Predictive Coding, AI: Modeling Placebos in RCTs for Psychedelics and Antidepressants

20 Jun 2024

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The observation that the brain makes [something described as] predictions is a gateway to exploring how placebos work. It also includes what follows after, to have therapeutic effects—in the conditions they do.

Placebos involve the expectation to feel better and the experience of it. Placebos are used in studies. They, however, have presented a different challenge in testing the efficacies of psychedelics and antidepressants.

There is a feature in The AtlanticPsychedelics Are Challenging the Scientific Gold Standard, stating that "In clinical trials, participants (and the researchers studying them) generally aren’t supposed to know whether they’re getting the actual drug or a placebo, to avoid allowing people’s expectations about a treatment to shape their response to it. Blinding, as this practice is called, is a key component of a randomized controlled clinical trial, or RCT—medicine’s gold standard for demonstrating that a drug actually works. But virtually no one can take a psychedelic drug and not know it. Such failure, if it exists, might extend beyond psychedelics to several kinds of psychoactive drugs. For instance, a 2022 analysis found that many antidepressant trials fail to effectively blind participants, in part because of side effects."

This contributed, in part, to a recent report by ReutersUS FDA panel votes against first MDMA-based PTSD treatment, stating that "Advisers to the U.S. Food and Drug Administration on Tuesday voted against a therapy based on the mind-altering drug MDMA for patients with post-traumatic stress disorder, marking a setback to the nascent field of psychedelic treatments. The panel voted 10-to-1 against the first MDMA-based PTSD treatment, saying the benefits did not outweigh its risks, while nine members said the available data did not show its effectiveness in PTSD patients."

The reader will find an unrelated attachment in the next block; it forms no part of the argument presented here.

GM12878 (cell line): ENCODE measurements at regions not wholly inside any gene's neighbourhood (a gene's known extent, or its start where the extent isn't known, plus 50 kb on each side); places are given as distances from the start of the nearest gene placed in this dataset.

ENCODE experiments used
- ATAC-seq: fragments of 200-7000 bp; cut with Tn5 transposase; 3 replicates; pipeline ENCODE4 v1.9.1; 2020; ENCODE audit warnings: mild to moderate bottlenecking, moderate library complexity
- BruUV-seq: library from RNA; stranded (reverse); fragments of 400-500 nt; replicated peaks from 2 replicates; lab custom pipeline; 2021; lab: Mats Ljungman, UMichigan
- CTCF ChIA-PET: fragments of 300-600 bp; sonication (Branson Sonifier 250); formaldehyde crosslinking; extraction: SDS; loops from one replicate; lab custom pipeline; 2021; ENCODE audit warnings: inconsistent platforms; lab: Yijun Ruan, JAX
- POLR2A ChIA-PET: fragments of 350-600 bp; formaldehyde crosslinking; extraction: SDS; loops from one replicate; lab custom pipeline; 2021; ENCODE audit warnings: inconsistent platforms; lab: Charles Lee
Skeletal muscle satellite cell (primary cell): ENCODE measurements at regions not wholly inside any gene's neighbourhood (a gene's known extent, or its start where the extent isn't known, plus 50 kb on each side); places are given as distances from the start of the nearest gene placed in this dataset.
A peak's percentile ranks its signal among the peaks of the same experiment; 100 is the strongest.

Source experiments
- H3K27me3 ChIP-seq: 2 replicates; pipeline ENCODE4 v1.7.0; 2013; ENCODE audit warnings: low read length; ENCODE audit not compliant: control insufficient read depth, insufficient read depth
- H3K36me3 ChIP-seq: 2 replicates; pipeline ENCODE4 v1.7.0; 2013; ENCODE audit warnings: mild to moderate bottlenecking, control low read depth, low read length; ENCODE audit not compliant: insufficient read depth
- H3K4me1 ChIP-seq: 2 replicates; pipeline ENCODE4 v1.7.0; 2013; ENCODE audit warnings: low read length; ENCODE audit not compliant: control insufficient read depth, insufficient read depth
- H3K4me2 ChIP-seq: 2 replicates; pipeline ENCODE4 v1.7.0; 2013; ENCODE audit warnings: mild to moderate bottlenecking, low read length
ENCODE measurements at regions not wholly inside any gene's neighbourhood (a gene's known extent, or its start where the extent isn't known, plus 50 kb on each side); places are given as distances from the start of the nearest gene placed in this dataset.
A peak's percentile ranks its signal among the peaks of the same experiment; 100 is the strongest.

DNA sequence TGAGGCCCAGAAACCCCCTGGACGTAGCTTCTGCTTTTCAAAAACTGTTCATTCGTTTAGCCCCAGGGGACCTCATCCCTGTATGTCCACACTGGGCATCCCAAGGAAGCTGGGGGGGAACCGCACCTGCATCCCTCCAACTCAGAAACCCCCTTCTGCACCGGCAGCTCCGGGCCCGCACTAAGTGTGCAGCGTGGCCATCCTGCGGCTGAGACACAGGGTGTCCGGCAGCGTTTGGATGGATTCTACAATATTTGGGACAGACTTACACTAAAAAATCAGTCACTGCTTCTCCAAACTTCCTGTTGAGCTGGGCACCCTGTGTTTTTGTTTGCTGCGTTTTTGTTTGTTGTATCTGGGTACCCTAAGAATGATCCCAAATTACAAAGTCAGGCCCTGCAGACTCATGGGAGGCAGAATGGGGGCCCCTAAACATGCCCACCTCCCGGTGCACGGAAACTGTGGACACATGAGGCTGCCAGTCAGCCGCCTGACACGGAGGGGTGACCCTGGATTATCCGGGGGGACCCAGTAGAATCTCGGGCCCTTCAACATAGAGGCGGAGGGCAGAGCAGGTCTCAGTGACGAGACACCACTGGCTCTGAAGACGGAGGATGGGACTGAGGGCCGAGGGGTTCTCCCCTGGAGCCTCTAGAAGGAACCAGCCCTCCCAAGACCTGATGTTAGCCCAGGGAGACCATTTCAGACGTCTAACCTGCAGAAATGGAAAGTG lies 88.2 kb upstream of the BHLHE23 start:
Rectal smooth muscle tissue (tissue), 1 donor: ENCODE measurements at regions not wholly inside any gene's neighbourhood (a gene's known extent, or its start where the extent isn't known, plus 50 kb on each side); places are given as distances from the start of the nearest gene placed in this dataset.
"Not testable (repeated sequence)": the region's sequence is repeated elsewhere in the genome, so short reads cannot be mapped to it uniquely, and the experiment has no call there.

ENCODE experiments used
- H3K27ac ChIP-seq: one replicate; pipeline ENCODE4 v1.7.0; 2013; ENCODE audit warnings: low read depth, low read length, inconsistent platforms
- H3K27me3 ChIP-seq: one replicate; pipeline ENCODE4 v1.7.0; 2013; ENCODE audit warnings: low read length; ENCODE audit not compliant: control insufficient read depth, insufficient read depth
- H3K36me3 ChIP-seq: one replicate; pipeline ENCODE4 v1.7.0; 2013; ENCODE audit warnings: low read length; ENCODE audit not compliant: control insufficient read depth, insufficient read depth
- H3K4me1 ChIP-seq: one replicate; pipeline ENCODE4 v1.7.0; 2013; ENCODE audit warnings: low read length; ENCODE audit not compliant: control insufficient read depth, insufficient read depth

There might be a few conceptual approaches around this, starting with some questions. How does the human mind do what is described as prediction or anticipation? How do relays occur in the mind—afterwards—to result in relief? How can this be explained to participants and researchers in a way that neutralizes the expected side effects of psychoactive drugs against dampening the placebo effect or group identification?

Brain science has established that electrical signals leap from node to node in myelinated axons, going faster in what is called saltatory conduction. This is different from continuous conduction in unmyelinated axons, where they travel directly along the length of the axon without leaping.

It is postulated that in a set of electrical signals [in clusters of neurons], some electrical signals split or go ahead of others to interact with chemical signals before others follow. This means that whatever initial perception an individual has, either of sight, smell, touch, taste, or sound, could be a result of this split. If the input matches with the split, then relays continue—with the incoming signals going in the same direction. However, if the input is different, the incoming electrical signals go in the right direction. This explains what is described as predictive coding, processing, and prediction error.